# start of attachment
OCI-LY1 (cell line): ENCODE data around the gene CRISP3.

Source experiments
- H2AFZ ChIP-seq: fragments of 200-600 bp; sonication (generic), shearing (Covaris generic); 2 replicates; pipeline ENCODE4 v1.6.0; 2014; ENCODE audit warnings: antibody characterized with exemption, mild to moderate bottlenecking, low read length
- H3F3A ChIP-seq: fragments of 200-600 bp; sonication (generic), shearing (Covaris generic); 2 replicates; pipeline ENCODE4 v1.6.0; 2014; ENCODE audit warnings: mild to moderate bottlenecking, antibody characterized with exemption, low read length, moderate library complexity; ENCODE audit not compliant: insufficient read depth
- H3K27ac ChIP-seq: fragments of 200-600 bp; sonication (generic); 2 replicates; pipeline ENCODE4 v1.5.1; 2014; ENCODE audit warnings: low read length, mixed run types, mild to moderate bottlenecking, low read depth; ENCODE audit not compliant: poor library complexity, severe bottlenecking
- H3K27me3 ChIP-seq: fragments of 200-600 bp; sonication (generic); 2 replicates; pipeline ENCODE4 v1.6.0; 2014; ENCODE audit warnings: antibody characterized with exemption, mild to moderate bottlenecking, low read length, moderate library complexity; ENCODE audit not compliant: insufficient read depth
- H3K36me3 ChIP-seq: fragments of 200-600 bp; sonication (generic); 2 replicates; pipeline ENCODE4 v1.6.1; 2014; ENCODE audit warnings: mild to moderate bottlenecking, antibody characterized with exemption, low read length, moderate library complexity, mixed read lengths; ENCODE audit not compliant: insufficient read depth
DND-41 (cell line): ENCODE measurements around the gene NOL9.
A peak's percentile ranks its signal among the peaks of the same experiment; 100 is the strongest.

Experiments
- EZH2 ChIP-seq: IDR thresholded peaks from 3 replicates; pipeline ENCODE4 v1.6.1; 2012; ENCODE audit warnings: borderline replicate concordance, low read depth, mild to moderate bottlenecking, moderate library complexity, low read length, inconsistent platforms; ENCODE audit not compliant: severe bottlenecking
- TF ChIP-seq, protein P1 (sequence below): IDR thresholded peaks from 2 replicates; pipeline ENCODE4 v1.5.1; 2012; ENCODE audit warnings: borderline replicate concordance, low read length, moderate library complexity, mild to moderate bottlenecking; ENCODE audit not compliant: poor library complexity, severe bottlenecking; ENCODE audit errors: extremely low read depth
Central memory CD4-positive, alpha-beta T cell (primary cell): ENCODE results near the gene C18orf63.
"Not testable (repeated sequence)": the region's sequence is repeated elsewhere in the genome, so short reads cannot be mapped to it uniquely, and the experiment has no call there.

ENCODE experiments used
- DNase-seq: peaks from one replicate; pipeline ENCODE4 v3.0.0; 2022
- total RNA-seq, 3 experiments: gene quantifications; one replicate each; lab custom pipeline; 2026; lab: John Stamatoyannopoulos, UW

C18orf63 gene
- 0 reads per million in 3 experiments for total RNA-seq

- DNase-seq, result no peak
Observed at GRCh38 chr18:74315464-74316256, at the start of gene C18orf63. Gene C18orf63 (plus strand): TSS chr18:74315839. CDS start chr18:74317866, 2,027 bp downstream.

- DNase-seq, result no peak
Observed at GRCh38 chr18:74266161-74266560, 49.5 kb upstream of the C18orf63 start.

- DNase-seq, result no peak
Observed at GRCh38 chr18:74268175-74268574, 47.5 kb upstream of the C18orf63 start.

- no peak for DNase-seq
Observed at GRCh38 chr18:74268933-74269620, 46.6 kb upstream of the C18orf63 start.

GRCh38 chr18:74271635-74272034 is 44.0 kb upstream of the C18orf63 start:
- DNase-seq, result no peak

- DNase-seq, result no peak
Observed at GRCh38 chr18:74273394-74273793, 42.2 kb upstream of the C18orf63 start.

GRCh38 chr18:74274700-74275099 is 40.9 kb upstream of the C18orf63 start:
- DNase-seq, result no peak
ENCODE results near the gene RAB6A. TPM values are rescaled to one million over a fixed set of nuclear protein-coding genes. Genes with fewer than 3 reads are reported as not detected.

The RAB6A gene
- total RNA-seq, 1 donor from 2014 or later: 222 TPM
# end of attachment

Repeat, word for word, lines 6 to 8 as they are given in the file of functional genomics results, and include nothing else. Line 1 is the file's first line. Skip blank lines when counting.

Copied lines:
- H3K27me3 ChIP-seq: fragments of 200-600 bp; sonication (generic); 2 replicates; pipeline ENCODE4 v1.6.0; 2014; ENCODE audit warnings: antibody characterized with exemption, mild to moderate bottlenecking, low read length, moderate library complexity; ENCODE audit not compliant: insufficient read depth
- H3K36me3 ChIP-seq: fragments of 200-600 bp; sonication (generic); 2 replicates; pipeline ENCODE4 v1.6.1; 2014; ENCODE audit warnings: mild to moderate bottlenecking, antibody characterized with exemption, low read length, moderate library complexity, mixed read lengths; ENCODE audit not compliant: insufficient read depth
DND-41 (cell line): ENCODE measurements around the gene NOL9.